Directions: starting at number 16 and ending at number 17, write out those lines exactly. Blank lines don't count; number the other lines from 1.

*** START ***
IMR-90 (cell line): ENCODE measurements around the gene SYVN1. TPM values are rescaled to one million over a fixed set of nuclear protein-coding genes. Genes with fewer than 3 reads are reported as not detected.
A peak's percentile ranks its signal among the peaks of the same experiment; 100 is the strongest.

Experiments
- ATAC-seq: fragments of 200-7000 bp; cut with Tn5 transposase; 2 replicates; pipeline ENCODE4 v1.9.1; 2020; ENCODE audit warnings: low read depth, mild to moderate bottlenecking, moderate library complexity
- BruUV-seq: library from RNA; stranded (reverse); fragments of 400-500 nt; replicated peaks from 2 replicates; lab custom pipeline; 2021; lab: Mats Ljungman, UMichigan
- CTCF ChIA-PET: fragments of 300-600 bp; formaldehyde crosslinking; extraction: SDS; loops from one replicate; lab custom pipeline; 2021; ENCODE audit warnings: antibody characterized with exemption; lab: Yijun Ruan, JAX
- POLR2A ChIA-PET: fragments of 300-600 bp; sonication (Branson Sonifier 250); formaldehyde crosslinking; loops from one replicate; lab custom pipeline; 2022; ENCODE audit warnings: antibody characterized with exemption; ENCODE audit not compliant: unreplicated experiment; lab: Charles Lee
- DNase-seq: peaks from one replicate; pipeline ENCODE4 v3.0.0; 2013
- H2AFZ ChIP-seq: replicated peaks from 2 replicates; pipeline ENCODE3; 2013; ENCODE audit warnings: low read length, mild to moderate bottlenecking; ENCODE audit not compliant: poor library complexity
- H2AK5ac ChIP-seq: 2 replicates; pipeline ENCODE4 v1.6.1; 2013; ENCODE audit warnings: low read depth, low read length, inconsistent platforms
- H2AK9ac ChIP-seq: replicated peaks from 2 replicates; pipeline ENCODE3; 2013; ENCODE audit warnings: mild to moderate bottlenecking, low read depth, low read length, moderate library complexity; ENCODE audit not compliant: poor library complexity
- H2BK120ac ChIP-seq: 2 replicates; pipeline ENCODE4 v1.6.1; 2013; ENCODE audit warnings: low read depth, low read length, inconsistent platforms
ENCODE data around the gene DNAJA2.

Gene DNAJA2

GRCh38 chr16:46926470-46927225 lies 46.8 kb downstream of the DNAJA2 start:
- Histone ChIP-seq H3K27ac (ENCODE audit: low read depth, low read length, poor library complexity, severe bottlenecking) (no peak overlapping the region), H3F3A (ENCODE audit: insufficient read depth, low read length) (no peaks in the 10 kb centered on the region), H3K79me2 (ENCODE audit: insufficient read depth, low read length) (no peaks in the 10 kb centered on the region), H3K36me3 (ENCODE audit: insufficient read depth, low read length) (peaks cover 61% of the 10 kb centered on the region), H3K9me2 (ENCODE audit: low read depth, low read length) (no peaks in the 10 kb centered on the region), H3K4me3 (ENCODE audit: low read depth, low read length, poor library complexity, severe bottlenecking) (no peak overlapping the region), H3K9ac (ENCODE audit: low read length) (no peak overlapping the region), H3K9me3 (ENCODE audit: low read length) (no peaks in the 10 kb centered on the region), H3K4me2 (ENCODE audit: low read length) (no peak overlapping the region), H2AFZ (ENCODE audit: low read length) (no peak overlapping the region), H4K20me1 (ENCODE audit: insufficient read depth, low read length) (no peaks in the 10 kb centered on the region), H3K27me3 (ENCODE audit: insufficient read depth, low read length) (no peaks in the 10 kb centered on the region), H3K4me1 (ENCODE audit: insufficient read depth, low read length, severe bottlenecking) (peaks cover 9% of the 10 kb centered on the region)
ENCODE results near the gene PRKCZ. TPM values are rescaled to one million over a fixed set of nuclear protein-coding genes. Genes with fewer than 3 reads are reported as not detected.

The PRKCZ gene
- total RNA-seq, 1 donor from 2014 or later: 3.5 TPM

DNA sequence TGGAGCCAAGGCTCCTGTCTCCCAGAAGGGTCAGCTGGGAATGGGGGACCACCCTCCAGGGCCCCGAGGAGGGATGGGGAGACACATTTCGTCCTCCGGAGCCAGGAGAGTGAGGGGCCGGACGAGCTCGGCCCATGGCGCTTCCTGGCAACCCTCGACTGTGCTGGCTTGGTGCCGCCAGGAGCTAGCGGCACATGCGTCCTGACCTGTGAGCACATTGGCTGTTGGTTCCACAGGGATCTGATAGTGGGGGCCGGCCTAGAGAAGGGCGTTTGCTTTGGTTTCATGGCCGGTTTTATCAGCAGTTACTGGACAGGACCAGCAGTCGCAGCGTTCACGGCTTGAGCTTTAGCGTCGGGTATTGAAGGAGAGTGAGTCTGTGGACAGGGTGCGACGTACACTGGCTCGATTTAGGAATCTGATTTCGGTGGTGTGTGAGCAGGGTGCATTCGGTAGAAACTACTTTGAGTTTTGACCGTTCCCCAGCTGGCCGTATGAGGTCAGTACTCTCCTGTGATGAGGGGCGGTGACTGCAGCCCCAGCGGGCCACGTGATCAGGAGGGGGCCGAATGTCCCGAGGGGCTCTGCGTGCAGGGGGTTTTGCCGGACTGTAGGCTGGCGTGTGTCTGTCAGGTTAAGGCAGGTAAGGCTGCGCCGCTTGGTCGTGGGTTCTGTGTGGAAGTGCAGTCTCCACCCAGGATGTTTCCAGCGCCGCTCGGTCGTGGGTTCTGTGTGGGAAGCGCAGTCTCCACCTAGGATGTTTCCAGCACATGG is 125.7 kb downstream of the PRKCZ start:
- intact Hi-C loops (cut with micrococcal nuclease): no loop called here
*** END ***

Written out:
- Histone ChIP-seq H3K27ac (ENCODE audit: low read depth, low read length, poor library complexity, severe bottlenecking) (no peak overlapping the region), H3F3A (ENCODE audit: insufficient read depth, low read length) (no peaks in the 10 kb centered on the region), H3K79me2 (ENCODE audit: insufficient read depth, low read length) (no peaks in the 10 kb centered on the region), H3K36me3 (ENCODE audit: insufficient read depth, low read length) (peaks cover 61% of the 10 kb centered on the region), H3K9me2 (ENCODE audit: low read depth, low read length) (no peaks in the 10 kb centered on the region), H3K4me3 (ENCODE audit: low read depth, low read length, poor library complexity, severe bottlenecking) (no peak overlapping the region), H3K9ac (ENCODE audit: low read length) (no peak overlapping the region), H3K9me3 (ENCODE audit: low read length) (no peaks in the 10 kb centered on the region), H3K4me2 (ENCODE audit: low read length) (no peak overlapping the region), H2AFZ (ENCODE audit: low read length) (no peak overlapping the region), H4K20me1 (ENCODE audit: insufficient read depth, low read length) (no peaks in the 10 kb centered on the region), H3K27me3 (ENCODE audit: insufficient read depth, low read length) (no peaks in the 10 kb centered on the region), H3K4me1 (ENCODE audit: insufficient read depth, low read length, severe bottlenecking) (peaks cover 9% of the 10 kb centered on the region)
ENCODE results near the gene PRKCZ. TPM values are rescaled to one million over a fixed set of nuclear protein-coding genes. Genes with fewer than 3 reads are reported as not detected.